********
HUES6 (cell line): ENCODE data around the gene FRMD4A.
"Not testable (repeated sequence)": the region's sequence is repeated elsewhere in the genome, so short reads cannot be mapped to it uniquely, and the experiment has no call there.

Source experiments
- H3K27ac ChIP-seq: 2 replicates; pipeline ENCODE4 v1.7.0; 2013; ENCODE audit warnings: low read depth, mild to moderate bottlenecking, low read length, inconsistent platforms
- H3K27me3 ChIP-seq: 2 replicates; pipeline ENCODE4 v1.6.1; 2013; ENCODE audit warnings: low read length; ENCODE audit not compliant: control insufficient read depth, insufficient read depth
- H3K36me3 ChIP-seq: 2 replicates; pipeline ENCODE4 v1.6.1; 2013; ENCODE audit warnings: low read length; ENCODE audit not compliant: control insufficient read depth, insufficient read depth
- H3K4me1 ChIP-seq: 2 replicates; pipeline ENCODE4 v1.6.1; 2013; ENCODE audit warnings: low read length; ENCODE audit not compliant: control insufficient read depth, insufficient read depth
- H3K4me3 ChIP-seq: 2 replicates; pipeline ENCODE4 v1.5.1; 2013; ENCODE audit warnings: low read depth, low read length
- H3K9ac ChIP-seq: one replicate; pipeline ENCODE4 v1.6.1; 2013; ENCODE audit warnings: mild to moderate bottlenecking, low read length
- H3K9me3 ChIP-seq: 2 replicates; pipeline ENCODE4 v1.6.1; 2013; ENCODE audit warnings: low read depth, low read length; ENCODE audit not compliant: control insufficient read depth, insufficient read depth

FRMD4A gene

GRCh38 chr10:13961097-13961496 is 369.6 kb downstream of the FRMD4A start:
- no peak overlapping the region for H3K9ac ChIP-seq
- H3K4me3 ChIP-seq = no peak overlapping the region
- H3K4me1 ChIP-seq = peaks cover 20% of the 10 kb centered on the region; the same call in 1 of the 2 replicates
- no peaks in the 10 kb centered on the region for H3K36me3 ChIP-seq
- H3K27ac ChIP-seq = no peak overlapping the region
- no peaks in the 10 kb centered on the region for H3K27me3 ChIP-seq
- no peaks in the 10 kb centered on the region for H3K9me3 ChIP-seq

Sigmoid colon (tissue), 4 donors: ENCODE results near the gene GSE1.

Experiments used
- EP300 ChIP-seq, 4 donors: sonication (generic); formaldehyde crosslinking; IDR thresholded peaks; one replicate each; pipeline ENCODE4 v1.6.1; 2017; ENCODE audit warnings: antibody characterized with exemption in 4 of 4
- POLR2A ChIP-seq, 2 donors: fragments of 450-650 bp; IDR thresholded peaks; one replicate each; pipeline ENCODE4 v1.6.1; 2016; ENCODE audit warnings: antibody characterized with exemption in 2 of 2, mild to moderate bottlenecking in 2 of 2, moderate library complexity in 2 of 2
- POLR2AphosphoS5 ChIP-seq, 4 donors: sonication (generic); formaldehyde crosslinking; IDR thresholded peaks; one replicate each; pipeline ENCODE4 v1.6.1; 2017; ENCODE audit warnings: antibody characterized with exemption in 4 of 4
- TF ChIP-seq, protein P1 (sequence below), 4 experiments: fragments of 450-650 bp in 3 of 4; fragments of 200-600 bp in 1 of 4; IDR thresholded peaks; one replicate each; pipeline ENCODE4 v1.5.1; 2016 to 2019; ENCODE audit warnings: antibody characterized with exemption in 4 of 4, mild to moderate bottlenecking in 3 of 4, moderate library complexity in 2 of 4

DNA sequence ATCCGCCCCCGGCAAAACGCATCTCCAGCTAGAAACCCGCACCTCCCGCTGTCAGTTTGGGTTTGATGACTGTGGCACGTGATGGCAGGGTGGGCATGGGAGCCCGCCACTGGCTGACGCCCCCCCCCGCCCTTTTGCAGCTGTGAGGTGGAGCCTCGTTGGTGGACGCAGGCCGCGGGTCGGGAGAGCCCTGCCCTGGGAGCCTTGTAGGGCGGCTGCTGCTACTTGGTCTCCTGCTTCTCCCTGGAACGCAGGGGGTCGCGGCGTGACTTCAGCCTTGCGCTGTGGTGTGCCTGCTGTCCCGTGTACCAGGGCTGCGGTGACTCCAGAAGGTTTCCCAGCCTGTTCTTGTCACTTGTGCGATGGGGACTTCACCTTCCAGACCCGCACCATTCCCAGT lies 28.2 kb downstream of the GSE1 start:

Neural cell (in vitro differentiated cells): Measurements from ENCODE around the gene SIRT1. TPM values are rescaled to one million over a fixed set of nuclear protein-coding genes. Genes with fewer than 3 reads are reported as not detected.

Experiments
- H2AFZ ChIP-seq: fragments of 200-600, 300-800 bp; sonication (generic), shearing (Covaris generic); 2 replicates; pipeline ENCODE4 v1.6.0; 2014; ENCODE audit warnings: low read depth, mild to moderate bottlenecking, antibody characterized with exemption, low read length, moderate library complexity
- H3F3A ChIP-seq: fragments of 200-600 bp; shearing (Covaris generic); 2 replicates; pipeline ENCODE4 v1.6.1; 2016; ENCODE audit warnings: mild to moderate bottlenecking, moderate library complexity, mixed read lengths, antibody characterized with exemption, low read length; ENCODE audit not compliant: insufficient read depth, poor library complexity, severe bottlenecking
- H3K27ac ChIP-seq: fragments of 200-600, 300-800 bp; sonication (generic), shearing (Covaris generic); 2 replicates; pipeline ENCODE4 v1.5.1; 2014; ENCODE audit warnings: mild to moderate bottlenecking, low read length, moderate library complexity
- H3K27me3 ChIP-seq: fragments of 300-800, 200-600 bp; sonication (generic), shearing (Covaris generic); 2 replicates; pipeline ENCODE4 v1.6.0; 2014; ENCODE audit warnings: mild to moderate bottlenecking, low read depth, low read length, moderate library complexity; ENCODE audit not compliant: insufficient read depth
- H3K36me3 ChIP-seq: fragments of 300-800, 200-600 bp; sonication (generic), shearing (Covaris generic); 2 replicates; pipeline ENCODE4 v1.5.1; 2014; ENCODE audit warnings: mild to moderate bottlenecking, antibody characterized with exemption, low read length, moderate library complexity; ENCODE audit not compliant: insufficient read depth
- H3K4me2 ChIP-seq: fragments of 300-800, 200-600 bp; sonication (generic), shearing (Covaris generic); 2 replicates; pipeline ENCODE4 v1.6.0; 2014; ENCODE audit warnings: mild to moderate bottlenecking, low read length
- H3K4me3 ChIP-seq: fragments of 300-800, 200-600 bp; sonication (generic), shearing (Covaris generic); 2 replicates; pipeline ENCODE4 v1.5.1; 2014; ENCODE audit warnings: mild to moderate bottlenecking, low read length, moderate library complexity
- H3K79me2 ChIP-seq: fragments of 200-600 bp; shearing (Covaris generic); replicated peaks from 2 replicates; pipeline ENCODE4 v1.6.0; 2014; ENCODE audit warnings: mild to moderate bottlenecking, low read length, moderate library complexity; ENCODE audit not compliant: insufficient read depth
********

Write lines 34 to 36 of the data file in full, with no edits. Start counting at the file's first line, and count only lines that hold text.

- H3K4me2 ChIP-seq: fragments of 300-800, 200-600 bp; sonication (generic), shearing (Covaris generic); 2 replicates; pipeline ENCODE4 v1.6.0; 2014; ENCODE audit warnings: mild to moderate bottlenecking, low read length
- H3K4me3 ChIP-seq: fragments of 300-800, 200-600 bp; sonication (generic), shearing (Covaris generic); 2 replicates; pipeline ENCODE4 v1.5.1; 2014; ENCODE audit warnings: mild to moderate bottlenecking, low read length, moderate library complexity
- H3K79me2 ChIP-seq: fragments of 200-600 bp; shearing (Covaris generic); replicated peaks from 2 replicates; pipeline ENCODE4 v1.6.0; 2014; ENCODE audit warnings: mild to moderate bottlenecking, low read length, moderate library complexity; ENCODE audit not compliant: insufficient read depth